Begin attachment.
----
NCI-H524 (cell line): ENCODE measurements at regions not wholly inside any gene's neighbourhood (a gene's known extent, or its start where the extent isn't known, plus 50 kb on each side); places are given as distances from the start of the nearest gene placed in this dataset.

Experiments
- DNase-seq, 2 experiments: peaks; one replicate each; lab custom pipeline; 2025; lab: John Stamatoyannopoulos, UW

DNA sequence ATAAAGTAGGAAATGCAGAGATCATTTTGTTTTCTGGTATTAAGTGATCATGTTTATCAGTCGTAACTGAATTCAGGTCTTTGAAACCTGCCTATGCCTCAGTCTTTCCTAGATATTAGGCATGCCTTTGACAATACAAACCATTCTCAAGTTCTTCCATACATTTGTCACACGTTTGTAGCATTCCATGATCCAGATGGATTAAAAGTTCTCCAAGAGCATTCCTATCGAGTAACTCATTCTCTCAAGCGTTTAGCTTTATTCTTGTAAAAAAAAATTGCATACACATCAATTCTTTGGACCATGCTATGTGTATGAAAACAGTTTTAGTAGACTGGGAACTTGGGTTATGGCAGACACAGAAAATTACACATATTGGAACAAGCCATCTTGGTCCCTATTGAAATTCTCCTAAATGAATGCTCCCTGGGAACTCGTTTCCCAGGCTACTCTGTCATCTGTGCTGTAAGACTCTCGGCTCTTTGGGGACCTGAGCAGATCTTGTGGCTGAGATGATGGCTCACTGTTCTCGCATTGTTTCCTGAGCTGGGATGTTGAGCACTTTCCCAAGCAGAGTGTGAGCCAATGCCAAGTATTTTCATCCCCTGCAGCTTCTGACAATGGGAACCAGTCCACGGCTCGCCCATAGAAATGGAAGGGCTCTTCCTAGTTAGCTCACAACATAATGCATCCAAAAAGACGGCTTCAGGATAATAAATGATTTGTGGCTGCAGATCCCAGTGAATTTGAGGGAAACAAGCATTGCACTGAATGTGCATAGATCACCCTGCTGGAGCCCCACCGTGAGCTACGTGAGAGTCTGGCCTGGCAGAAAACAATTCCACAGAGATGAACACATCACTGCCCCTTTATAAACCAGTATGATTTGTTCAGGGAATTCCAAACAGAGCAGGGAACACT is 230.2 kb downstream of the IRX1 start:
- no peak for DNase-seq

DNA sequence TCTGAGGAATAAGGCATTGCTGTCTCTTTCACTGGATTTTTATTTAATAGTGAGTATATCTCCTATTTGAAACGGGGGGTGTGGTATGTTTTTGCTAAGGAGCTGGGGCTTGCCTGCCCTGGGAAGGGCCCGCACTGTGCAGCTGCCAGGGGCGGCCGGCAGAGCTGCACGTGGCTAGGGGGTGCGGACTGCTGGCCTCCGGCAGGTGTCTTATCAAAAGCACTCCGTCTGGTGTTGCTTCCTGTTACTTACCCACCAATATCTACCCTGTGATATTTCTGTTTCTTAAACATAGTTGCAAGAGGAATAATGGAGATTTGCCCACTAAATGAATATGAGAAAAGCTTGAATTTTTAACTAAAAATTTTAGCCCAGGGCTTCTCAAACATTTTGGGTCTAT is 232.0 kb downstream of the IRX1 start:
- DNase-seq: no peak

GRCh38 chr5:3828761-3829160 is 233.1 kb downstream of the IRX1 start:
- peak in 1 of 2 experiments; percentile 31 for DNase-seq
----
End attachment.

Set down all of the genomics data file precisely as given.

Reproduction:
NCI-H524 (cell line): ENCODE measurements at regions not wholly inside any gene's neighbourhood (a gene's known extent, or its start where the extent isn't known, plus 50 kb on each side); places are given as distances from the start of the nearest gene placed in this dataset.

Experiments
- DNase-seq, 2 experiments: peaks; one replicate each; lab custom pipeline; 2025; lab: John Stamatoyannopoulos, UW

DNA sequence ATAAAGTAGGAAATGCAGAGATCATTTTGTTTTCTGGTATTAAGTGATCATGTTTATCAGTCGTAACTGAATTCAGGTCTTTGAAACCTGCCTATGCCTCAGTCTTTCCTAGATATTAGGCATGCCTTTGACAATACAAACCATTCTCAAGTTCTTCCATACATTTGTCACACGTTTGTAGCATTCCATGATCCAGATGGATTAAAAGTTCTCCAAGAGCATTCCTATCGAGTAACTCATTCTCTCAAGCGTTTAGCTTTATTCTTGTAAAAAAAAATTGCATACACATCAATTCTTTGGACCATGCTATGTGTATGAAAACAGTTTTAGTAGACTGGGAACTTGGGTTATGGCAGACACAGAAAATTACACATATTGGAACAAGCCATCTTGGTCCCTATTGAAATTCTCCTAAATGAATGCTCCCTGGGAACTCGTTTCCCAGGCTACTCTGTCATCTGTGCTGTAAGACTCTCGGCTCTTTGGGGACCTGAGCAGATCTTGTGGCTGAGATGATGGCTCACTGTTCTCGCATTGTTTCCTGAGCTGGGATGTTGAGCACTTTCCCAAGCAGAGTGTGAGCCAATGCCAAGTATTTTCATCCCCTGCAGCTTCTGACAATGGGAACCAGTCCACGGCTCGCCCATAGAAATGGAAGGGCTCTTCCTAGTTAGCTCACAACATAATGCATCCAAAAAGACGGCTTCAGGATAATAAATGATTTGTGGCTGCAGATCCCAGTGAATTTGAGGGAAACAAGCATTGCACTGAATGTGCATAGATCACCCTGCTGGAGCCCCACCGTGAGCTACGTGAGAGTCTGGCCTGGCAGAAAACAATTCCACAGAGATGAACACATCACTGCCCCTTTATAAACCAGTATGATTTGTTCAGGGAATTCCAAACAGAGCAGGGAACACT is 230.2 kb downstream of the IRX1 start:
- no peak for DNase-seq

DNA sequence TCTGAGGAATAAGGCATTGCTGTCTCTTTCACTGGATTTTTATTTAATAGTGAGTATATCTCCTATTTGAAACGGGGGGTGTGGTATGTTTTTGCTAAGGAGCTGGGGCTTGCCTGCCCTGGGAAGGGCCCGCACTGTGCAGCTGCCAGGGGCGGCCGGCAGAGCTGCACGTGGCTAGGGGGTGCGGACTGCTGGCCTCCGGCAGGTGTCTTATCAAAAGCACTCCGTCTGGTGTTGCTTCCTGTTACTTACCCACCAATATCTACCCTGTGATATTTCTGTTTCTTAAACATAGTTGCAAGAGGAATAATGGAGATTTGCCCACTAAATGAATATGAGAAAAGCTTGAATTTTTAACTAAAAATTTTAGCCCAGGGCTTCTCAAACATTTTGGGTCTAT is 232.0 kb downstream of the IRX1 start:
- DNase-seq: no peak

GRCh38 chr5:3828761-3829160 is 233.1 kb downstream of the IRX1 start:
- peak in 1 of 2 experiments; percentile 31 for DNase-seq